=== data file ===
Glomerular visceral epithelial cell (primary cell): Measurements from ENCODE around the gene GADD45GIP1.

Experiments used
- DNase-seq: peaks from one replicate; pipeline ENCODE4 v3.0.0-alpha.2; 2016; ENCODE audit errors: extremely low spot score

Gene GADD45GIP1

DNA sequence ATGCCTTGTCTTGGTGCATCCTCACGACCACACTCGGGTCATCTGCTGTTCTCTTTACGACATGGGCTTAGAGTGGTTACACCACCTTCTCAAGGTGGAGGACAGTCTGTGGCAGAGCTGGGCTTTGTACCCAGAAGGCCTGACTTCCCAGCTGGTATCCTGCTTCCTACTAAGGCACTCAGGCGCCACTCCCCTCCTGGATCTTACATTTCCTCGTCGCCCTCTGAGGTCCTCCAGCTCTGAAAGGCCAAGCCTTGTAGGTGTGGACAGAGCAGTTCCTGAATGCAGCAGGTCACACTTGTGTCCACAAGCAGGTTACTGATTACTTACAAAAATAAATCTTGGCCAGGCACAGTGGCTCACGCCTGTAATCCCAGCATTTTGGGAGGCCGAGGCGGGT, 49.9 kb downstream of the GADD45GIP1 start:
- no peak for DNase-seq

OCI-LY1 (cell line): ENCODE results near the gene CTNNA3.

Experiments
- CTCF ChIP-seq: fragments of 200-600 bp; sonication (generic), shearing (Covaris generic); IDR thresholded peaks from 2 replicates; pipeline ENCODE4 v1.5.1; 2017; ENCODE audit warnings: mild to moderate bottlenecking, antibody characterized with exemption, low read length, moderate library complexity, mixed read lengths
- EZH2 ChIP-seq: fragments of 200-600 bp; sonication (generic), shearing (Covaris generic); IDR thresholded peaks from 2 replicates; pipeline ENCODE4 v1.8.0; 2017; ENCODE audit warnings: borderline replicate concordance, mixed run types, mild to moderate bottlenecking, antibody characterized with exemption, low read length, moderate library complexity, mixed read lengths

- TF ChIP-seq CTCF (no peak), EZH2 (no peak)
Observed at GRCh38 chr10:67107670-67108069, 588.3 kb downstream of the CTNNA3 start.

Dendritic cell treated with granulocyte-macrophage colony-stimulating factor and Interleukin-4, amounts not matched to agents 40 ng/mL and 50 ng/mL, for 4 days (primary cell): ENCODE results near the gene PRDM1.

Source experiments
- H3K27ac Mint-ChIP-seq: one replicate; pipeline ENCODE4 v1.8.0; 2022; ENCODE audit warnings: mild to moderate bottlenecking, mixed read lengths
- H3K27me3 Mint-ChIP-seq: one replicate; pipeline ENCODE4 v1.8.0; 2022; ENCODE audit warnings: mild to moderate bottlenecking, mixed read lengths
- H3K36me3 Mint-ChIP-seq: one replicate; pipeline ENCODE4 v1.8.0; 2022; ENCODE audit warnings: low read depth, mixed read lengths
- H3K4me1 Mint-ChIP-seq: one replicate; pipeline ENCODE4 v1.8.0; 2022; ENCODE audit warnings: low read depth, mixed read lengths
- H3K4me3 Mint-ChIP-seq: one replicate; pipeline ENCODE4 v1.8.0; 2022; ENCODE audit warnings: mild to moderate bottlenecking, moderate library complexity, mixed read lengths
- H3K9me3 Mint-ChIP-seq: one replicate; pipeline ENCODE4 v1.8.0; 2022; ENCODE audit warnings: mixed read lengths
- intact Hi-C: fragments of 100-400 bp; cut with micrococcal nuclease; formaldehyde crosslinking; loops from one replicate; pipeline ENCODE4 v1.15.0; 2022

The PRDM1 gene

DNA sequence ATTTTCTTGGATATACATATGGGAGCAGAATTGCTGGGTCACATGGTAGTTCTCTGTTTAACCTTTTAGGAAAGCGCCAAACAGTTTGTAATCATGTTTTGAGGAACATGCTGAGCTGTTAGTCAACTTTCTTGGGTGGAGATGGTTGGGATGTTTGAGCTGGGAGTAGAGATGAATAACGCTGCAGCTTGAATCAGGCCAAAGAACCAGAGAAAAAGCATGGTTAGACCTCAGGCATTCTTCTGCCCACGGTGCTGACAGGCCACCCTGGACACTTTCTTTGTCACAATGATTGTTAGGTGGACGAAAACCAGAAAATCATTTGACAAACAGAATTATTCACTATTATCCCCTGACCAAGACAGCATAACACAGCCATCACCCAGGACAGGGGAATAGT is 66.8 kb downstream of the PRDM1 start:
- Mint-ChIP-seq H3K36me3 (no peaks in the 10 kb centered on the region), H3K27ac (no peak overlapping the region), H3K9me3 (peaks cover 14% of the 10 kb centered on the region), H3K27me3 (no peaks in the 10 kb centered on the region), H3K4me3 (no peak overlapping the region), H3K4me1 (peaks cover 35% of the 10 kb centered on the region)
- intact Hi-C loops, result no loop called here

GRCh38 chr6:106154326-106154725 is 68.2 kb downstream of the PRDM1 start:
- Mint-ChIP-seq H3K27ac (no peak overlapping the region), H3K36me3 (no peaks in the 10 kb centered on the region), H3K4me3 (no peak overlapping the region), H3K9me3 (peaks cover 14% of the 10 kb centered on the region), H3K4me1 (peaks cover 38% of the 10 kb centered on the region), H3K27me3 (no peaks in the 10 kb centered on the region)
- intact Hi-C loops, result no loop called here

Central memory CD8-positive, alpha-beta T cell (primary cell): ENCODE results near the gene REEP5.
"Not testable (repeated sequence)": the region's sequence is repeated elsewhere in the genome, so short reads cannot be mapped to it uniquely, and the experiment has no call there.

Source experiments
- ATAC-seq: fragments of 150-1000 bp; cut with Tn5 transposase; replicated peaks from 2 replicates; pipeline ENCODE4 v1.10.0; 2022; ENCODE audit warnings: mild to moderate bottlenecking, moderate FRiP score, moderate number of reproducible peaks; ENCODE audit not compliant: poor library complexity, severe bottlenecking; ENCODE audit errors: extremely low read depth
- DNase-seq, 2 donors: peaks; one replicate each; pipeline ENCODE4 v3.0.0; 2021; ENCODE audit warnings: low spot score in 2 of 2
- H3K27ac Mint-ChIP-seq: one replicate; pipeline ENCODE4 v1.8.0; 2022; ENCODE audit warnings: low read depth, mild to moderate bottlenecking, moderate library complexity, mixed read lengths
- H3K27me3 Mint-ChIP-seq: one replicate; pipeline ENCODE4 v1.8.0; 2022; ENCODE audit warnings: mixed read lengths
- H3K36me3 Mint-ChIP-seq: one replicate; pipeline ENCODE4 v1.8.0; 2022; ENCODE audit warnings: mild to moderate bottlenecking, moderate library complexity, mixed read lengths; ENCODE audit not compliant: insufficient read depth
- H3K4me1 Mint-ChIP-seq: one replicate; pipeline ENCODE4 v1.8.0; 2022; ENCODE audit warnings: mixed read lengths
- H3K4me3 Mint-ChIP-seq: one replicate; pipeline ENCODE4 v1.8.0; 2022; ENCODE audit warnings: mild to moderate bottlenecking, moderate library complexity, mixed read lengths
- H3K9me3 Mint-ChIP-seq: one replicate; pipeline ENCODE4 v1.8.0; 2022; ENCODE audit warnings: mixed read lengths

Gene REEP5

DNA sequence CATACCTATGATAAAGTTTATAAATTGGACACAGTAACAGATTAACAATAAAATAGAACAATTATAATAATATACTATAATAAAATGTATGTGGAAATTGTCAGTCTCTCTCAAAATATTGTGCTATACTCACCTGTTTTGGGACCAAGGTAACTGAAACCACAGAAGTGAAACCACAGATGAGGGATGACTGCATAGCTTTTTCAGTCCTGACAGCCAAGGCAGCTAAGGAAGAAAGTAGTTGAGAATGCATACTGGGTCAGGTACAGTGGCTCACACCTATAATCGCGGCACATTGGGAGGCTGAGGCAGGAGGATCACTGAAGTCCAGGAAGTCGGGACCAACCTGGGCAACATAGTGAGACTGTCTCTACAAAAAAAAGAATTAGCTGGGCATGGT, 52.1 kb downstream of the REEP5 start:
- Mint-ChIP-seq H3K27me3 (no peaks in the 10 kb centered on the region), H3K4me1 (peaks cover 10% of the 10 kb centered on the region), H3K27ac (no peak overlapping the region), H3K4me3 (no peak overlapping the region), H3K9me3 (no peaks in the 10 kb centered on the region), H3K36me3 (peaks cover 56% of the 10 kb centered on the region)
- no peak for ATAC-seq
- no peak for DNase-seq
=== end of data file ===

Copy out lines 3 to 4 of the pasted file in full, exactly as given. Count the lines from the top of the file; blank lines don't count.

- DNase-seq: peaks from one replicate; pipeline ENCODE4 v3.0.0-alpha.2; 2016; ENCODE audit errors: extremely low spot score

Gene GADD45GIP1